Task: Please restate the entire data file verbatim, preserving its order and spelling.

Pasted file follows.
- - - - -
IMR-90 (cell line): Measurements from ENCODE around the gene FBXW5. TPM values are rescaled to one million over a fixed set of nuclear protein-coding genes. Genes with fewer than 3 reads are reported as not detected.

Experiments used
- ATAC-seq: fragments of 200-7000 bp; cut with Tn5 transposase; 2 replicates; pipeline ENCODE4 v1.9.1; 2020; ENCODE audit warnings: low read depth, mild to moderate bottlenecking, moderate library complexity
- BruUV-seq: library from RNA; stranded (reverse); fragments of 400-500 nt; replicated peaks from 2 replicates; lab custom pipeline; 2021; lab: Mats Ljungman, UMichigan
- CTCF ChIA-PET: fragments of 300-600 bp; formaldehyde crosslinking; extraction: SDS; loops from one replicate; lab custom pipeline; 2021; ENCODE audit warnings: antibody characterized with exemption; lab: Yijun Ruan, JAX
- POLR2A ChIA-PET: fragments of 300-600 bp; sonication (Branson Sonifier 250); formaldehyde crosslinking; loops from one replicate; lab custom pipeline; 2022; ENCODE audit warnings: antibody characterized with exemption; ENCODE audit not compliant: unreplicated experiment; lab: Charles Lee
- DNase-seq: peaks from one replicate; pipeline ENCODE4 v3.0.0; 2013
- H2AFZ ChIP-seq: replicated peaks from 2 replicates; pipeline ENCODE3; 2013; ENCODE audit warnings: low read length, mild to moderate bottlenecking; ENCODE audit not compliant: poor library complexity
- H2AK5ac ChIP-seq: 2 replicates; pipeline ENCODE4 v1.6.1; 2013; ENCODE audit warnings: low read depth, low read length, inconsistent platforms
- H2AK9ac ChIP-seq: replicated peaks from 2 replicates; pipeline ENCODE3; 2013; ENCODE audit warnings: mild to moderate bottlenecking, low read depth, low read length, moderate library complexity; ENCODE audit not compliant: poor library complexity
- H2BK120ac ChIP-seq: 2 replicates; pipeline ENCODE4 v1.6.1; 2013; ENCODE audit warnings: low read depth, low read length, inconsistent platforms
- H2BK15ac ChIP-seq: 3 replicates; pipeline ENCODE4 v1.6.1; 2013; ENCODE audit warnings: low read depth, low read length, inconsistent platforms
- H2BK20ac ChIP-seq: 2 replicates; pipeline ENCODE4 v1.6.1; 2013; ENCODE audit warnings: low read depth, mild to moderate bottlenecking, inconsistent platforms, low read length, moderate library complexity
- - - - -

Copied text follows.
IMR-90 (cell line): Measurements from ENCODE around the gene FBXW5. TPM values are rescaled to one million over a fixed set of nuclear protein-coding genes. Genes with fewer than 3 reads are reported as not detected.

Experiments used
- ATAC-seq: fragments of 200-7000 bp; cut with Tn5 transposase; 2 replicates; pipeline ENCODE4 v1.9.1; 2020; ENCODE audit warnings: low read depth, mild to moderate bottlenecking, moderate library complexity
- BruUV-seq: library from RNA; stranded (reverse); fragments of 400-500 nt; replicated peaks from 2 replicates; lab custom pipeline; 2021; lab: Mats Ljungman, UMichigan
- CTCF ChIA-PET: fragments of 300-600 bp; formaldehyde crosslinking; extraction: SDS; loops from one replicate; lab custom pipeline; 2021; ENCODE audit warnings: antibody characterized with exemption; lab: Yijun Ruan, JAX
- POLR2A ChIA-PET: fragments of 300-600 bp; sonication (Branson Sonifier 250); formaldehyde crosslinking; loops from one replicate; lab custom pipeline; 2022; ENCODE audit warnings: antibody characterized with exemption; ENCODE audit not compliant: unreplicated experiment; lab: Charles Lee
- DNase-seq: peaks from one replicate; pipeline ENCODE4 v3.0.0; 2013
- H2AFZ ChIP-seq: replicated peaks from 2 replicates; pipeline ENCODE3; 2013; ENCODE audit warnings: low read length, mild to moderate bottlenecking; ENCODE audit not compliant: poor library complexity
- H2AK5ac ChIP-seq: 2 replicates; pipeline ENCODE4 v1.6.1; 2013; ENCODE audit warnings: low read depth, low read length, inconsistent platforms
- H2AK9ac ChIP-seq: replicated peaks from 2 replicates; pipeline ENCODE3; 2013; ENCODE audit warnings: mild to moderate bottlenecking, low read depth, low read length, moderate library complexity; ENCODE audit not compliant: poor library complexity
- H2BK120ac ChIP-seq: 2 replicates; pipeline ENCODE4 v1.6.1; 2013; ENCODE audit warnings: low read depth, low read length, inconsistent platforms
- H2BK15ac ChIP-seq: 3 replicates; pipeline ENCODE4 v1.6.1; 2013; ENCODE audit warnings: low read depth, low read length, inconsistent platforms
- H2BK20ac ChIP-seq: 2 replicates; pipeline ENCODE4 v1.6.1; 2013; ENCODE audit warnings: low read depth, mild to moderate bottlenecking, inconsistent platforms, low read length, moderate library complexity